Fed's Fisher says his FOMC vote will reflect concerns on bond buying

WASHINGTON Mon Dec 30, 2013 7:26pm EST

Federal Reserve Bank of Dallas President Richard Fisher speaks about the concept of breaking up 'too big to fail' banks to a breakout group at the Conservative Political Action Conference (CPAC) in National Harbor, Maryland, March 16, 2013. REUTERS/Jonathan Ernst

Federal Reserve Bank of Dallas President Richard Fisher speaks about the concept of breaking up 'too big to fail' banks to a breakout group at the Conservative Political Action Conference (CPAC) in National Harbor, Maryland, March 16, 2013.

Credit: Reuters/Jonathan Ernst

WASHINGTON (Reuters) - Dallas Federal Reserve Bank President Richard Fisher said his votes on the central bank's policy panel in 2014 will reflect his concern that the Fed's bond-buying risks stoking inflation and exposing the institution politically.

In an interview conducted on December 2 but posted to the Internet as a podcast on Monday, Fisher called the excess reserves piling up in the U.S. banking system potential "tinder" for inflation, and he said the central bank's plans to eventually unwind its extraordinary policies relied on an untested "theoretical exit strategy."

"I expect that my own voting behavior will reflect this concern I've just stated," Fisher said in the interview hosted by the private educational foundation Liberty Fund. "I worry about the fact that we've already painted ourselves into a corner that's going to be very hard to get out of."

Fisher, who rotates into a voting spot on the Fed's policymaking Federal Open Market Committee next month, expressed concern that as interest rates rise the Fed could begin to face paper losses on its massive portfolio.

"Will Congress remember that we made three years of substantial profits if interest rates go up ... and the market value of our portfolio declines?" Fisher asked. "My suspicion is that they would turn on us once again," he added, referring to the political attacks on the Fed in the wake of its efforts to help banks threatened by the 2007-2009 financial crisis.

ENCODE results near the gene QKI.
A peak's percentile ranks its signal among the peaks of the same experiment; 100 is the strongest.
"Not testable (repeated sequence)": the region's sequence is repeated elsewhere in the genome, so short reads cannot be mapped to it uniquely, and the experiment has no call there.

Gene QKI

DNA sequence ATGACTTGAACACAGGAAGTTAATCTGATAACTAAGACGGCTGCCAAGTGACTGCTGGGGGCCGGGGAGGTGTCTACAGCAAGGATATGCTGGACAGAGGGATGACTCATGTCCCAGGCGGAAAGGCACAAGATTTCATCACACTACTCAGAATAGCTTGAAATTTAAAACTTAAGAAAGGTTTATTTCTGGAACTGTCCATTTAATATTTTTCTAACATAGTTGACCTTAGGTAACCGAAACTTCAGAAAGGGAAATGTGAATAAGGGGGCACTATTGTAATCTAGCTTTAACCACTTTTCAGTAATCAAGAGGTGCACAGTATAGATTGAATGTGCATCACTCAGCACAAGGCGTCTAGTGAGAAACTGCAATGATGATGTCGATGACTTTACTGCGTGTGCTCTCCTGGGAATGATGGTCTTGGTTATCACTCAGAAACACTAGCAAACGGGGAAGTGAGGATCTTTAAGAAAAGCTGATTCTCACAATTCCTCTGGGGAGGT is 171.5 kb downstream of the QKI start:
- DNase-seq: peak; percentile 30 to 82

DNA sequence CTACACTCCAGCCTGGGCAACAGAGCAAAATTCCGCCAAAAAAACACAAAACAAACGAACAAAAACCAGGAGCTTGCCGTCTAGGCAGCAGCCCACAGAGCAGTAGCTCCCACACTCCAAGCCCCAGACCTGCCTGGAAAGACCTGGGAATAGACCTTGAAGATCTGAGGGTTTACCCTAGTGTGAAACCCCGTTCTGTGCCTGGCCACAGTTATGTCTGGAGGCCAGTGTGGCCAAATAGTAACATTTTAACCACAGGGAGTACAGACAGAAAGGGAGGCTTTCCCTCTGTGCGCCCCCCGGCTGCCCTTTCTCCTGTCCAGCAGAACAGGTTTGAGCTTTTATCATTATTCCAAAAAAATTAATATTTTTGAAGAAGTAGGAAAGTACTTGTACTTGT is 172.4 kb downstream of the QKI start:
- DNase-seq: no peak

The Fed has held overnight interest rates near zero since December 2008 and has roughly quadrupled its balance sheet to about $4 trillion through three massive bond purchase programs.

On December 18, the central bank said it would trim its bond purchases to $75 billion in January from a previous $85 billion per month pace as a first step toward winding the program down. Officials will need to decide whether to trim the buying pace further at their next meeting on January 28-29.

Fisher has long been among the internal critics of the program.

(Reporting by Timothy Ahmann; Editing by Cynthia Osterman)

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Comments (3)
bobz wrote:
Be smart get protection on your stock portfolio. Bear markets come out of left field.

Dec 31, 2013 3:31am EST  --  Report as abuse
AlbertLeo wrote:
Fisher’s position is political rather than economic. There is no evidence to support his concerns, only speculation. What the country needs most is growth. The Republican austerity program will move us in the direction of Europe, with higher unemployment especially among the young, and increased deficits. It’s the “cut off your nose to spite your face” school of economics/politics.

Dec 31, 2013 7:13pm EST  --  Report as abuse
lottopol wrote:
Most investors now believe three things about the Federal Reserve, money and interest rates. They think that the Federal Reserve is artificially depressing rates below what would be a “normal” level. They believe that in the process of doing so the Federal Reserve has enormously increased the supply of money and they believe that the USA is on a fiat money system.